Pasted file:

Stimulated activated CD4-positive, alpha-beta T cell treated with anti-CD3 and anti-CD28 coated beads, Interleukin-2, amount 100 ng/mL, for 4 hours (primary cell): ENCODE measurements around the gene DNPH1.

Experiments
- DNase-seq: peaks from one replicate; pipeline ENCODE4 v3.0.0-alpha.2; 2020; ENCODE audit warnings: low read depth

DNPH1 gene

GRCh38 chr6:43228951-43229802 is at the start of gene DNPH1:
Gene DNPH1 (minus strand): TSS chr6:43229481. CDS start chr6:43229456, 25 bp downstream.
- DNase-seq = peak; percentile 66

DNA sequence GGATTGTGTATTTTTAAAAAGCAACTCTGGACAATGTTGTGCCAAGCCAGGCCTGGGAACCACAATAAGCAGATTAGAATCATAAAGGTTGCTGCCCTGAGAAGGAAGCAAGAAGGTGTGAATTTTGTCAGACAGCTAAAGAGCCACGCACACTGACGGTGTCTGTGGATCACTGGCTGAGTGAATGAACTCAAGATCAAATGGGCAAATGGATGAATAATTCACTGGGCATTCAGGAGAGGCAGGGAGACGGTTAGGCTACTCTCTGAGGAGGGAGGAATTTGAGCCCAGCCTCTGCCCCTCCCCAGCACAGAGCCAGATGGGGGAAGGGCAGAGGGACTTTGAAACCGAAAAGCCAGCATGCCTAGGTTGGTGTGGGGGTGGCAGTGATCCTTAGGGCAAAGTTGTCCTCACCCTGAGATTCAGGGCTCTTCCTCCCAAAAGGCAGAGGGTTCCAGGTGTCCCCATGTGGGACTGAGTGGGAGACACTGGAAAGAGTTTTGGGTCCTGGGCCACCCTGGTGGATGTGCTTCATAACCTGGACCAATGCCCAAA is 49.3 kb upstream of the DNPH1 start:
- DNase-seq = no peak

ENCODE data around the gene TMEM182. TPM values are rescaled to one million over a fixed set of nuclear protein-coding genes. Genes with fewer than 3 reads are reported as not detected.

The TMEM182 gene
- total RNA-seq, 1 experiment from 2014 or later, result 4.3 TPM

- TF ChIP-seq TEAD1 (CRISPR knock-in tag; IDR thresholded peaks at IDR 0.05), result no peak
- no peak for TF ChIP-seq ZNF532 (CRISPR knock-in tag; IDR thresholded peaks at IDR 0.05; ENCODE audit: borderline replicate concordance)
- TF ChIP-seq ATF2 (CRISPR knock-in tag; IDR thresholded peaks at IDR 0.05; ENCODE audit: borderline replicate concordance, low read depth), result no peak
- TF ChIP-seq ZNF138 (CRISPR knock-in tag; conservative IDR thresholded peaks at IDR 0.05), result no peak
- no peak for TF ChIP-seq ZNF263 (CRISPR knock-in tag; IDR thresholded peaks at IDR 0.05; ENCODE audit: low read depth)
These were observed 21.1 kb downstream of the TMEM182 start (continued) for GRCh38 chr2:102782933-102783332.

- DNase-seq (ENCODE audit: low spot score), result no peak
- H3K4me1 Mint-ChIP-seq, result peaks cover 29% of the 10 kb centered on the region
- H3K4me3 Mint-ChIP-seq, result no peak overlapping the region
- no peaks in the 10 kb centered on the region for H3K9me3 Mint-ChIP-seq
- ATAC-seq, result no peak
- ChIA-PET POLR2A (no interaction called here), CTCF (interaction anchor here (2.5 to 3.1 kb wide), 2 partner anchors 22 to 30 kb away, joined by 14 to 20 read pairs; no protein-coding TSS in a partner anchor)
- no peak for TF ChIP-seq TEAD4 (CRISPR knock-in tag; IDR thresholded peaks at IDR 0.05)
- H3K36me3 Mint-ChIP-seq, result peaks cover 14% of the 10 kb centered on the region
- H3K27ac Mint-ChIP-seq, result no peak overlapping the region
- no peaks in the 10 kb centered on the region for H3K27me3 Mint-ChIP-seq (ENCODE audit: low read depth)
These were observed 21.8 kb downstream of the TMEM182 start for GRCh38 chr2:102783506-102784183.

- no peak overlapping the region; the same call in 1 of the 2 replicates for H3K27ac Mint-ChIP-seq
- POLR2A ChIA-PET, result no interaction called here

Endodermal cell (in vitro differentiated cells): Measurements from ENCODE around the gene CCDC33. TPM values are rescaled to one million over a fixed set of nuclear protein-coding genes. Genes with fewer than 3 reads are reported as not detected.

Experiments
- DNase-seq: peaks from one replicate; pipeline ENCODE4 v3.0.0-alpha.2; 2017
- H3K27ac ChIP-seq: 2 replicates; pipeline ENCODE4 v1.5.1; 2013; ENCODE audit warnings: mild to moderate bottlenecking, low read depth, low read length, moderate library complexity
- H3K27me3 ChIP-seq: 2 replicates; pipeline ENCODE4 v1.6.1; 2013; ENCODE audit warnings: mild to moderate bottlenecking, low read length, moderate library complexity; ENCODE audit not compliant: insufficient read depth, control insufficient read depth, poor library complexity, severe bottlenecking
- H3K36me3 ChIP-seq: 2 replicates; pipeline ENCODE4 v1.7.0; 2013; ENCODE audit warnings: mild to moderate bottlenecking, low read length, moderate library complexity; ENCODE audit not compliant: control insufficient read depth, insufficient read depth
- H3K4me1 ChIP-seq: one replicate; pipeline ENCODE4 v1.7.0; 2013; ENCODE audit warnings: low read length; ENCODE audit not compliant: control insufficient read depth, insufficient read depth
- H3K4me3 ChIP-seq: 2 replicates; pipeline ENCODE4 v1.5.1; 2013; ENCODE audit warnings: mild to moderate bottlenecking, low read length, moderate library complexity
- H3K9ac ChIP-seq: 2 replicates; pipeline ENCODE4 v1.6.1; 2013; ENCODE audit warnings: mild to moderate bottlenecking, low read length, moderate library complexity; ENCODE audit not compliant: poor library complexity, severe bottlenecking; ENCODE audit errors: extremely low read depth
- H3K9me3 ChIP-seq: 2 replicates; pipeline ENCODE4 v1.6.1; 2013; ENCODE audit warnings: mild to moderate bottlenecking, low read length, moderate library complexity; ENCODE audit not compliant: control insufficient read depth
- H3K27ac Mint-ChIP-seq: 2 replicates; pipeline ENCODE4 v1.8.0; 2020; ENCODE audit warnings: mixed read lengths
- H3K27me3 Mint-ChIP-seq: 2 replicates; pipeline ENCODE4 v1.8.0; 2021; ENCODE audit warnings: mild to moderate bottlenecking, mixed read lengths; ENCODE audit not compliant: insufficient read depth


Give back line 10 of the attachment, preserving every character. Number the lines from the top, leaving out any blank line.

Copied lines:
ENCODE data around the gene TMEM182. TPM values are rescaled to one million over a fixed set of nuclear protein-coding genes. Genes with fewer than 3 reads are reported as not detected.